Thursday, April 2, 2015

If it's good enough for movies, why not for books?


I recently reclaimed my rights to an historical fiction novel first published in 2010. Before I released it again, I did an extensive edit, a journey you can read about on my own blog, entitled Is it Worth revamping an old book? I ended up adding over a thousand words to the book, and I felt I improved it.

Round about the same time, I'd been playing with memes for my most popular book, Morgan's Choice. The result is at the top of this post. Apart from depicting a very sexy battle cruiser, there's all that blue energy, which, as it happens, resonates with happenings in the book. I decided to change the cover, and at the same time, make some tweaks so that this picture corresponded directly with events in the novel.

And that got me thinking.

If I was going to do that, why not add a few other tweaks? I knew some people wanted to know a little more about Morgan's background, and others wanted more about how Morgan's relationship with the hero had developed. When I wrote this book I saw it very much as a space opera with a romance arc. It's one of those stories that sits on the edge. Is it a romance with heaps of action/adventure, or is it an action/adventure with a strong romance arc? I suspect I'd have supporters for both stances. Anyway, MC has been around for a number of years and I've grown as a writer since then. Why not give it my best?

So I did a few tweaks and added a couple of scenes, so the book is longer by about three thousand words. It's a bit like the difference between The Hobbit: The Desolation of Smaug as it appeared in the first release and the extended edition. By the way, I thought the extended version of The Hobbit was a better movie and explained my feelings on my blog. You can read that here.

I know I'm not the only author who has tweaked a book for a new release. I feel it's one of the advantages we have in this digital age. We can fix mistakes and add depth. But I can imagine some people might think it's not entirely fair on readers. What do you think?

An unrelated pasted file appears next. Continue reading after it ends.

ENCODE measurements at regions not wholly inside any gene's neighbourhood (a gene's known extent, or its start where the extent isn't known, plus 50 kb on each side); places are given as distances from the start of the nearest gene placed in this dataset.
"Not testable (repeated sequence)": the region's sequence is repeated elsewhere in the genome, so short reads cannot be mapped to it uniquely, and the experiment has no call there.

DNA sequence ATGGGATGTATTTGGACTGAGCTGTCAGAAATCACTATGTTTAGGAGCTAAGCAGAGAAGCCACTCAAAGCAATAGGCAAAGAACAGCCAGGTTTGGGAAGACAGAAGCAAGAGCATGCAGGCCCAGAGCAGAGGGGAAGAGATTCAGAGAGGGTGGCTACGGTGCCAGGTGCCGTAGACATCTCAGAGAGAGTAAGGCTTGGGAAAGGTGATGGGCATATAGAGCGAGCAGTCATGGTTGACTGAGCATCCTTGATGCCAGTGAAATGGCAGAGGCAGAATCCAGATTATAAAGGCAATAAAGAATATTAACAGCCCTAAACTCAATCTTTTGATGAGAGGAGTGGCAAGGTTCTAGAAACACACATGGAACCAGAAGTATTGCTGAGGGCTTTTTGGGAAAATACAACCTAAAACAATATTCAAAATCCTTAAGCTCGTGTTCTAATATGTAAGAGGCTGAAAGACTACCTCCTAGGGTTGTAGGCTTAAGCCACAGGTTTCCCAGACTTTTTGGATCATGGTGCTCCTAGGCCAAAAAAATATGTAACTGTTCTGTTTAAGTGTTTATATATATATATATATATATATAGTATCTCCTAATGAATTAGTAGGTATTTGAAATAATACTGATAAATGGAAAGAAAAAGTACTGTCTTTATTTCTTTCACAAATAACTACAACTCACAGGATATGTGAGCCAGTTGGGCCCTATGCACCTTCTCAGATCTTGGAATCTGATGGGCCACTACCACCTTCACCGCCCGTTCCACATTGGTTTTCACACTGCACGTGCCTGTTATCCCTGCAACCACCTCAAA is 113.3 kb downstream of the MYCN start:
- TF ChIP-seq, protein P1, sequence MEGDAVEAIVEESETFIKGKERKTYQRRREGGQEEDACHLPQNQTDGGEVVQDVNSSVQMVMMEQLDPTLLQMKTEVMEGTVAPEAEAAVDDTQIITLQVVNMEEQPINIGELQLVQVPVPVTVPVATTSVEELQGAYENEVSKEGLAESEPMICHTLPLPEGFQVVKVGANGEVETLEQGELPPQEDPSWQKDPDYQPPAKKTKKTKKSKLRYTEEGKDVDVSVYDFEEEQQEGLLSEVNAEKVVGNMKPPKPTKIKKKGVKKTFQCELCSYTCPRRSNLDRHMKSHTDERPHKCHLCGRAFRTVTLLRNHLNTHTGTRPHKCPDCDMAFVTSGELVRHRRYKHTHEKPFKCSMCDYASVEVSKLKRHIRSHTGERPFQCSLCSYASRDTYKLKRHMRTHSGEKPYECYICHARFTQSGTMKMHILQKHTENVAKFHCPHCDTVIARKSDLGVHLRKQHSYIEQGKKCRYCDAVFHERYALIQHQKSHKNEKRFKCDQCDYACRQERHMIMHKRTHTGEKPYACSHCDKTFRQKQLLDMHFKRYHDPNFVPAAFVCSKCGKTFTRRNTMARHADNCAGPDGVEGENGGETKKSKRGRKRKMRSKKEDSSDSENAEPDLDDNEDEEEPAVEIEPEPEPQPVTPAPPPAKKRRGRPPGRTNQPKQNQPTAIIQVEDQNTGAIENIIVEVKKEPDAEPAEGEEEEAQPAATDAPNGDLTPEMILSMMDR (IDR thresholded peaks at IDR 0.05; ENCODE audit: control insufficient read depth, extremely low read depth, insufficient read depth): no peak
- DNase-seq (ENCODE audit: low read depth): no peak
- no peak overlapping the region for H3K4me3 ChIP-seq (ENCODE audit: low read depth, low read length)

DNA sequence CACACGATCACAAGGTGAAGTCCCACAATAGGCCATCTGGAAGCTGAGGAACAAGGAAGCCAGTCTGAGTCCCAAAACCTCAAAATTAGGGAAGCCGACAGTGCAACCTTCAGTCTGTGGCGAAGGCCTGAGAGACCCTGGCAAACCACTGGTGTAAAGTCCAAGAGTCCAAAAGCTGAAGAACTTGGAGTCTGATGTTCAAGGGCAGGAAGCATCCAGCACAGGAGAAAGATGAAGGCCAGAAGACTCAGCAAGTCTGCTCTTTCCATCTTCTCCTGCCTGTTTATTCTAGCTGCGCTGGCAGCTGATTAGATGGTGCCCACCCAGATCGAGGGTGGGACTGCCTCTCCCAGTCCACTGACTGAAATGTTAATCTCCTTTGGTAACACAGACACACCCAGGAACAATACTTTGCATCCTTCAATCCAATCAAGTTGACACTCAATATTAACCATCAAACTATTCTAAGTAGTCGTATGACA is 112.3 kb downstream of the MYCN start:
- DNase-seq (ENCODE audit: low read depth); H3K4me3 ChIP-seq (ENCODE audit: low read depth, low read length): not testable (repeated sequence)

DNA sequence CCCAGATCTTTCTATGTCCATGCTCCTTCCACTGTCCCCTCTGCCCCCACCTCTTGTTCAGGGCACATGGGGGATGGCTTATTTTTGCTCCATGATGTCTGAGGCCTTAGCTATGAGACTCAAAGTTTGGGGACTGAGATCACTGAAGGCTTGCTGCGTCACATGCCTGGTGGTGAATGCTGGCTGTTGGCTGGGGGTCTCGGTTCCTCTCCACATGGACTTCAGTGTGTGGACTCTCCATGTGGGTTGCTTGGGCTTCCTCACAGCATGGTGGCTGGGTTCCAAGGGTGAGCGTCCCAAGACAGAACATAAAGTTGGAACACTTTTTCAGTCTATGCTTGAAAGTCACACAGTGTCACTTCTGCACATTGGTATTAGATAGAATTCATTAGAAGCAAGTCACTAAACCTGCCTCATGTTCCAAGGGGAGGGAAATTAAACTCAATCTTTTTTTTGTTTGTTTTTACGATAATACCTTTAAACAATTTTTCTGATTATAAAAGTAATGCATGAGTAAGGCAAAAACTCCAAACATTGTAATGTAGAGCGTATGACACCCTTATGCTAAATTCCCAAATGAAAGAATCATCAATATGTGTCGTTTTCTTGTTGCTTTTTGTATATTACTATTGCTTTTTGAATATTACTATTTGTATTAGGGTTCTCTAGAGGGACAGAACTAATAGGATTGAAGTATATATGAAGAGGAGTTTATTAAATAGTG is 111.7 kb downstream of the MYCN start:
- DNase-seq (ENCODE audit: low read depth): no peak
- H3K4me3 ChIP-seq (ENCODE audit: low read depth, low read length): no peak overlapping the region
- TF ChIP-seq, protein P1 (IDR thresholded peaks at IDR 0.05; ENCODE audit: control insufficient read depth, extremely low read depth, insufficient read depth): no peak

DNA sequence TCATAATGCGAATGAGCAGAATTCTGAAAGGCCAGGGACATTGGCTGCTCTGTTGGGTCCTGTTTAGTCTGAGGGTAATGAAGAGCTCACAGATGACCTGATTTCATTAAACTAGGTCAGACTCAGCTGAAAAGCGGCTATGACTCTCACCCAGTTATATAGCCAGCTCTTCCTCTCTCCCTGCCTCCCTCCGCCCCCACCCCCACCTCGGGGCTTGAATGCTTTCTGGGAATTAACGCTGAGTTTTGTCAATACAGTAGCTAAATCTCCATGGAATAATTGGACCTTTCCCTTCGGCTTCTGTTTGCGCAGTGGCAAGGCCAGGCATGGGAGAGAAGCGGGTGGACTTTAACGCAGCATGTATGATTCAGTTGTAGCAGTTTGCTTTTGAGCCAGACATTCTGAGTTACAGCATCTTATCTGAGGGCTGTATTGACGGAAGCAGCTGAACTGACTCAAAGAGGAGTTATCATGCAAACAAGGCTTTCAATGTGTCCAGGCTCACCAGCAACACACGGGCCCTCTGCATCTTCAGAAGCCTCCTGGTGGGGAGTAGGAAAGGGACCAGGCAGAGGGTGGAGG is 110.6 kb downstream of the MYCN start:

Supertech, the short story that introduces Morgan Selwood, is free just about everywhere.


2 comments:

  1. Love that image, Greta.

    Putting on my reader's hat, I'd totally enjoy a re-introduction of some of my fave SFRs with newer, shinier "footage," as it were. I similar situation was when George Lucas released the original Star Wars trilogy as a set with lots of new re-imagined scenes that supported his vision of how he would have liked the original film to look had the technology been available at the time.

    Did I buy the original trilogy? Sure did. Did I mind spending more money for the revamped version? Not one whit! I was way excited to grab a copy of the newly wrapped trilogy with the cool new scenes. Others may have groused, I have no idea. But I think the majority of fans were enthusiastic, not put off. So there's one take.

    Looking forward to reading your series. This definitely shares a similar theme with mine: "Humanity's past is about to catch up with its future." :)

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    Replies
    1. I ALWAYS buy the extended editions. I still have the videos for Star Wars, as well as the CDs and the DVDs. Love it all.

      Except... sorry George, HAN SHOT FIRST

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